Truman K. Wood
Getting Gertie's Garter
To modern audiences, the premise is innocent enough - a newly married man (Dennis O'Keefe) has to appear in court as a witness in an embezzlement case against the clerk who sold him a jeweled garter, and then ran off with the money. The garter in question was a present for O'Keefe's then-girlfriend, Gertie (Marie "The Body" McDonald), an exotic dancer who is about to be married to another man (Barry Sullivan). O'Keefe needs to retrieve the garter from McDonald before his new wife (Sheila Ryan) finds out. Also in the cast were Binnie Barnes and J. Carrol Naish.
Producer Edward Small and legendary director Allan Dwan had been successful with another film starring Dennis O'Keefe and Binnie Barnes, based on a Wilson Collison play, Up in Mabel's Room (1944). Obviously fond of Collison's work, Edward Small wanted to make Getting Gertie's Garter as early as May 1942. He petitioned the idea to the censors, who thought the title was too risqué and refused to approve it, making it unlikely that Small would be able to clinch the film rights to the play. Small finally signed the deal on March 28, 1945, but the censors hadn't budged. According to Small, "[The censors] had the same idea [as with Up in Mabel's Room] that we were going to make the wrong kind of picture. When they learned that we intended making a picture acceptable in every way from the standpoint of the [Production] code, they were willing to register the title."
Production began (without a title) in the late spring of 1945, using a script that had seen nine writers, although only director Dwan, Karen DeWolf, and Joe Bigelow received final screen credit. Finally, on June 22nd, Will H. Hays, head of the censor board, wrote a personal letter approving the use of Getting Gertie's Garter as a title, but warned the producers "that extreme care will be exercised in the advertising and exploitation in connection with the title and the picture."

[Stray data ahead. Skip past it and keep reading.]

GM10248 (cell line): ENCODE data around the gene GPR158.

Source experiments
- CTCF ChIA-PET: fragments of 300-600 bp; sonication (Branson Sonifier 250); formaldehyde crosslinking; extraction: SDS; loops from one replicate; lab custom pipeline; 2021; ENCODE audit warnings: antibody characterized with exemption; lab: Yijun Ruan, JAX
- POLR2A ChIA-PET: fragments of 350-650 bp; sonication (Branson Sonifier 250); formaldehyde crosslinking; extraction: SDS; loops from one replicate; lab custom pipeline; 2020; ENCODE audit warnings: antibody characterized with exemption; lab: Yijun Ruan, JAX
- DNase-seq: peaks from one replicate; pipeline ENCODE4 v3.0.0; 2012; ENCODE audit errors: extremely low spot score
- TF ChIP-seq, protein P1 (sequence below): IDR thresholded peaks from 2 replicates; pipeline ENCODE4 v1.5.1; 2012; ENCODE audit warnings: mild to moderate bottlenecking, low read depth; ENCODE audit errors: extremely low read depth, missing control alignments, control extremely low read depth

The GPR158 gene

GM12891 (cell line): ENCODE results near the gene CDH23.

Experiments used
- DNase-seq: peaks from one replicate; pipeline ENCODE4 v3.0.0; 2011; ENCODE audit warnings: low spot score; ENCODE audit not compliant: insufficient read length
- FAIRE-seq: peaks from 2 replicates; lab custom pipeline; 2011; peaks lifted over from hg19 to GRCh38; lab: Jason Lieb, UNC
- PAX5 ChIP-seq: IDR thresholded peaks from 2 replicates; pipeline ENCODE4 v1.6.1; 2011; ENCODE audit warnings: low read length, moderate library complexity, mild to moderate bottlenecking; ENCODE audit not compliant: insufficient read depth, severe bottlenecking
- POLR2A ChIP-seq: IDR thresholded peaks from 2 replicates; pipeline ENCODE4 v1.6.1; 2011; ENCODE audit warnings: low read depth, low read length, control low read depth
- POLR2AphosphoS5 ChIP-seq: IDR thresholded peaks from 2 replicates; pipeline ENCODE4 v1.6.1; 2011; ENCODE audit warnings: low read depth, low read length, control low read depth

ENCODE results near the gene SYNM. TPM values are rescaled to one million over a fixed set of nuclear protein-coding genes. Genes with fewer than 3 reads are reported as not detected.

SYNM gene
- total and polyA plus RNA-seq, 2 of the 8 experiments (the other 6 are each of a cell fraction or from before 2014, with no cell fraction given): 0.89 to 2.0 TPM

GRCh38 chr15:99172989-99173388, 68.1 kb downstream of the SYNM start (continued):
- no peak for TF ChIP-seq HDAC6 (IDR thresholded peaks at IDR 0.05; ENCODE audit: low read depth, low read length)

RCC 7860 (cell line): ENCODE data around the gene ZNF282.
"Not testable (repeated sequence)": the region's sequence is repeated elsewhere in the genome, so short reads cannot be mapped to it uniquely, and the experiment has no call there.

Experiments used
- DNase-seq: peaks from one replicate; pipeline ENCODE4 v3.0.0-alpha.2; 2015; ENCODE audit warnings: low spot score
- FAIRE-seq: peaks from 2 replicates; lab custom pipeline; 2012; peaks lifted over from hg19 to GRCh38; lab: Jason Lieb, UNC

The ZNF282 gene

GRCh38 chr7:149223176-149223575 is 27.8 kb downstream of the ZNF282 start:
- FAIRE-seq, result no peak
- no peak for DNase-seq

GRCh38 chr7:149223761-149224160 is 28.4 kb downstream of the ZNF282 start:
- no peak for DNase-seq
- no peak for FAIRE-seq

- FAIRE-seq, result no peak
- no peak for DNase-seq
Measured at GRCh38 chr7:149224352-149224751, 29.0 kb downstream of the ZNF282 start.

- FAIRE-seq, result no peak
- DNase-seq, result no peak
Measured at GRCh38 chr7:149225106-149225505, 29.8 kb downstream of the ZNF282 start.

For such a "risqué" title, Getting Gertie's Garter was a rather tame film, and when it was released on November 30, 1945, the critical reaction was decidedly mixed. Notoriously cranky New York Times critic Bosley Crowther wrote that "Edward Small, to whom society owes nothing in the way of gratitude for his previous cinematic disinterments of Twin Beds [(1942)] and Up in Mabel's Room has again raided the cupboards in which old stage farces are filed away and has hauled down Getting Gertie's Garter, which he has given a dusting off." The film, wrote Crowther, was "no better (but may be worse) than you'd expect." The anonymous film critic for the Ottawa Citizen disagreed, calling Getting Gertie's Garter "a fast moving gay comedy which is guaranteed to keep you in stitches from beginning to end."
By Lorraine LoBianco
The Internet Movie Database
Lombardi, Frederic Allan Dwan and the Rise and Decline of the Hollywood Studios
"Reviews of Current Films", Ottawa Citizen 22 Feb 46
Roberts, Jerry The Great American Playwrights of the Screen: A Critical Guide to Film, TV, Video and DVD
Getting Gertie's Garter
Wilson Collison and Avery Hopwood's play was filmed two times prior to this production: a 1927 Metropolitan Pictures picture, titled Getting Gertie's Garter, directed by E. Mason Hopper and starring Marie Prevost and Charles Ray (see AFI Catalog of Feature Films, 1921-30; F2.2057); and A Night of the Garter, a 1933 British release, produced by Dominions Film Corp., directed by Jack Raymond and starring Sydney Howard and Winifred Shotter. Getting Gertie's Garter also closely resembles the 1944 United Artist release Up in Mabel's Room , which also starred Dennis O'Keefe.